In tandem with these teachings about the greater Awakened Beings and their mission, and the essence of religion, which truly have the power to raise our minds to an ever-heightening ideal, Shri Mahayogi also provides many practical teachings for daily life that each individual can act on. From teaching about how the whole of Yoga is simply for the purpose of training the mind, to a clear example of discrimination of the mind’s attachments, to the way one can and should feel the hearts, both joys and sufferings, of others, to the way in which one can approach karma yoga and deepen in its practice, to the transformation of the mind through simple and daily actions, to improving one’s health, to acting in humbleness and more. Even Shri Mahayogi teaches a young high school-age captain of the swim team about the meaning and purpose of life as well as what the true meaning of being a leader is—to cultivate the minds and hearts of humanity. Truly there is so much for us to learn and try out for ourselves without a moment to lose, be it in our families, in our jobs, with friends, or alone—the opportunities to put Yoga into action are in every moment of our day!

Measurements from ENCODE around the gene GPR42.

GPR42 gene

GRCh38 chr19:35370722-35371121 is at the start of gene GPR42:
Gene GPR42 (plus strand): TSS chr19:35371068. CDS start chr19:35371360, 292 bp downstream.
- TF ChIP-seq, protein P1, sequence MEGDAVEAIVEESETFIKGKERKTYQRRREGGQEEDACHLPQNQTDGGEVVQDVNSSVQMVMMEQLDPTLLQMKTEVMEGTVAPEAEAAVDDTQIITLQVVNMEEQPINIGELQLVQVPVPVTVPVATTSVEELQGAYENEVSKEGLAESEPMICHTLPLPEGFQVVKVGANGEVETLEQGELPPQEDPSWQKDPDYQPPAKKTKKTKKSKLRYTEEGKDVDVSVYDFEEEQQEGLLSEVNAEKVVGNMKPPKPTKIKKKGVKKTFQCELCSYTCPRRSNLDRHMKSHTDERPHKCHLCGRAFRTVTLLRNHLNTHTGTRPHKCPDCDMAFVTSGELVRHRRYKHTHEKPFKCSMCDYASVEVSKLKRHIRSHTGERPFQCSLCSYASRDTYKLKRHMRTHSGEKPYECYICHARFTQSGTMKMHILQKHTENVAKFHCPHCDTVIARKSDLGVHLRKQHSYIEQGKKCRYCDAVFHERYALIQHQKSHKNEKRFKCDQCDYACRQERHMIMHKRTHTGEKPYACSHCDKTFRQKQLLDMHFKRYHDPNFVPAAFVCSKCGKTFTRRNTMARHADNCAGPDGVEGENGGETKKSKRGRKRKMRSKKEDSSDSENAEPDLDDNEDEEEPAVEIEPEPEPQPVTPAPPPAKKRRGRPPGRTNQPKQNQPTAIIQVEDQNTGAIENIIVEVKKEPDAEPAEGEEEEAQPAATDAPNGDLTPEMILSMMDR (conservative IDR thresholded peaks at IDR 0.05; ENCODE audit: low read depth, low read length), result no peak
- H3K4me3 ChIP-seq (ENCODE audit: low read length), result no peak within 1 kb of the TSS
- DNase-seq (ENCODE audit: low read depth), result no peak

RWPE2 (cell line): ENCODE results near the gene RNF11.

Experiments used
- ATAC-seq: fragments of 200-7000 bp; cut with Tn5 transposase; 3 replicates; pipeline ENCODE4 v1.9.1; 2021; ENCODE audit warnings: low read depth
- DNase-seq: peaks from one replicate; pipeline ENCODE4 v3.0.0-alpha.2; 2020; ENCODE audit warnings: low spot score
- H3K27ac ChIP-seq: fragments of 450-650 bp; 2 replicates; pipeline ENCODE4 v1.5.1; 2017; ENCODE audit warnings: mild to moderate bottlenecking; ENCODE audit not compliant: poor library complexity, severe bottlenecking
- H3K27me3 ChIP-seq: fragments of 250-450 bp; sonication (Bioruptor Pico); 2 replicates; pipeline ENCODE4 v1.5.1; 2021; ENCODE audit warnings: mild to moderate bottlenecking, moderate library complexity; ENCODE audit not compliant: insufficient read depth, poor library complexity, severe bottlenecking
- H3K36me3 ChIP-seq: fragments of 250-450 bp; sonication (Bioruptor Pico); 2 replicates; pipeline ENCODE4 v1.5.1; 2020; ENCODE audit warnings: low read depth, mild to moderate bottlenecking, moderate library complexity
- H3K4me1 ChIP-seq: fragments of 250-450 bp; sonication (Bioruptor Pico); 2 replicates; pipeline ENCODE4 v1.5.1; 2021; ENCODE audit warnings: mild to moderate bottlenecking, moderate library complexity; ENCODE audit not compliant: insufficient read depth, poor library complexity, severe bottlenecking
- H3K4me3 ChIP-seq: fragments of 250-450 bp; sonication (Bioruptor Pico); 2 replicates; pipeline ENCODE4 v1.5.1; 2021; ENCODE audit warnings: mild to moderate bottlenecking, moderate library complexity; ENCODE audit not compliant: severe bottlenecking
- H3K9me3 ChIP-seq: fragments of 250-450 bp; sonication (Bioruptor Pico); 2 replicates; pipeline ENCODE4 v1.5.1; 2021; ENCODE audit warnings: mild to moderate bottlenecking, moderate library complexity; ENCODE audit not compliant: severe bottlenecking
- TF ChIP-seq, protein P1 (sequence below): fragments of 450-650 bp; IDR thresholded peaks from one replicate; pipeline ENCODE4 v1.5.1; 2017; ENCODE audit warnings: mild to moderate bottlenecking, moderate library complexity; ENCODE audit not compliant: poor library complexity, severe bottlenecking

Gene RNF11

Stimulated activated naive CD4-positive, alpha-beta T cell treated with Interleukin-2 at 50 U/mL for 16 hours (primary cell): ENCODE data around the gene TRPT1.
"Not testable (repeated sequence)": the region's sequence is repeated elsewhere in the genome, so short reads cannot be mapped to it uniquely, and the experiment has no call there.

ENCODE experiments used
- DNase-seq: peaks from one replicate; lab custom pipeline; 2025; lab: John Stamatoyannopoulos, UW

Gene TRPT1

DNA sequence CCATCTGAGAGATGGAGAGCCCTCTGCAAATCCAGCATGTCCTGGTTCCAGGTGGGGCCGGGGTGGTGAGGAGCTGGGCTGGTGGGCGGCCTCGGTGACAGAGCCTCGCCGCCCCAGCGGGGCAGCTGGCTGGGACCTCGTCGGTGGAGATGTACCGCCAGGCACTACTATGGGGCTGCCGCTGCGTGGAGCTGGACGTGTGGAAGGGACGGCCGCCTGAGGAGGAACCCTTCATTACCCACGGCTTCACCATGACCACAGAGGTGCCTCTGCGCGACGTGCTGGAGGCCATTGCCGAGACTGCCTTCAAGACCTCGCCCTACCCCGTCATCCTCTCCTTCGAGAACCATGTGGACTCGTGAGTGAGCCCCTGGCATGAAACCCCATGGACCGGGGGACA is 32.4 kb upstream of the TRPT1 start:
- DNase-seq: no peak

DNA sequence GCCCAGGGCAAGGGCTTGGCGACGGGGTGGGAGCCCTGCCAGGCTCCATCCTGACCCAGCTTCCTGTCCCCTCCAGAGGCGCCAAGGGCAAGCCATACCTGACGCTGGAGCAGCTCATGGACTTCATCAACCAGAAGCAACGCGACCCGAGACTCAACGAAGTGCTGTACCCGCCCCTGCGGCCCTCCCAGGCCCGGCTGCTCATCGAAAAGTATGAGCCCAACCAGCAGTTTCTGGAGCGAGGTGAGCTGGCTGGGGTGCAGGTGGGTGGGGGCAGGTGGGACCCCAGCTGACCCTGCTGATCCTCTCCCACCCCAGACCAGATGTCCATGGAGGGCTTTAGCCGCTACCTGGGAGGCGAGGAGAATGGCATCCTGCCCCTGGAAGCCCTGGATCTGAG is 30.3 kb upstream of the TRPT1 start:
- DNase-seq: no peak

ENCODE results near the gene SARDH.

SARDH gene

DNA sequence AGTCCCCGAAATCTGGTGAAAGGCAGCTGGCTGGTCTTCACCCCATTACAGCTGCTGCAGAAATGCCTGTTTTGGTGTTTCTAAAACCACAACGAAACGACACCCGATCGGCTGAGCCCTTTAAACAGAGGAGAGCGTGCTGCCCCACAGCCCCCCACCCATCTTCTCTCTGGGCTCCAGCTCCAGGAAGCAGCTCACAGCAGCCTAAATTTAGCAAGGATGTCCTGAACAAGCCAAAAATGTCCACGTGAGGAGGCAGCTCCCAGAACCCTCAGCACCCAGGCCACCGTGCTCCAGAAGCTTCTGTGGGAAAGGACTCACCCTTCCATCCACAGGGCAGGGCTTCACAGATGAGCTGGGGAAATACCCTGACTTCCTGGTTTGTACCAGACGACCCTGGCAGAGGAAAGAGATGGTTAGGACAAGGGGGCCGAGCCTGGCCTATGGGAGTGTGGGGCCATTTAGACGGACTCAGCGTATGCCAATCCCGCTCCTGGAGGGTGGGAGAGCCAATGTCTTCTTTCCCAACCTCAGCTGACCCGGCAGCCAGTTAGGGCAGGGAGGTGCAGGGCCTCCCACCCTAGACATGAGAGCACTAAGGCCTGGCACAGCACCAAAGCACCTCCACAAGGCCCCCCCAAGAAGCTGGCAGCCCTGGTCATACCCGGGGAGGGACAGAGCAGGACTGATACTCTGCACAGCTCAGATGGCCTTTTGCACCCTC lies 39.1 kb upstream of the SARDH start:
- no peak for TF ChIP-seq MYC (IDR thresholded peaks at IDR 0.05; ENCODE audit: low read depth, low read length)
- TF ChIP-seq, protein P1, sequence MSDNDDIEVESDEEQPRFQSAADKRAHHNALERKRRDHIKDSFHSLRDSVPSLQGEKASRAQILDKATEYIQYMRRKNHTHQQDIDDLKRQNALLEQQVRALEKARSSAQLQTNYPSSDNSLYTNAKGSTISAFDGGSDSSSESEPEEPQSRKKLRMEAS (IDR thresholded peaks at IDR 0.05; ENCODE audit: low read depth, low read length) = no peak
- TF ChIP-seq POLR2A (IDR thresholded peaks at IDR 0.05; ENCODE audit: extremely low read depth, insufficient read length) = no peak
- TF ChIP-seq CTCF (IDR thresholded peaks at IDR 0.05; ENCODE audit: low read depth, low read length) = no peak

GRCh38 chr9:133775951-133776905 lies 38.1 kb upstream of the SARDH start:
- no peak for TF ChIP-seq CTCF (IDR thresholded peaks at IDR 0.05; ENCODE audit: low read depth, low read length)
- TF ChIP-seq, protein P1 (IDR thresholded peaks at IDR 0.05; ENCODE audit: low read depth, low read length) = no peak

This is certainly a time of year that calls for deep reflection on what the immense value and blessing that such Awakened Beings bring to each of us and to the world and how we can continue the work they have begun.


The Satsangha in Pranavadipa (Vol. 73) is quite a long one, with a number of subtitles. Below are listed the main titles and subtitles of the Satsangha:

The Manifestation of the Awakened Ones and Their Mission
—The actions that must be taken can be learned from their great feats

      • Vivekananda Understood the Incomparable Existence of Buddha
      • The Actualization of the Universality of Yoga
      • The Mission of Shri Ramakrishna and His Beloved Disciple Vivekananda
      • The Essence of Religion
      • The Sacred Sound of Om
      • Training the Mind
      • Actual Practice

Live Based on the True Ideal

      • What One is Challenged with in Life, Whether the Winner or Not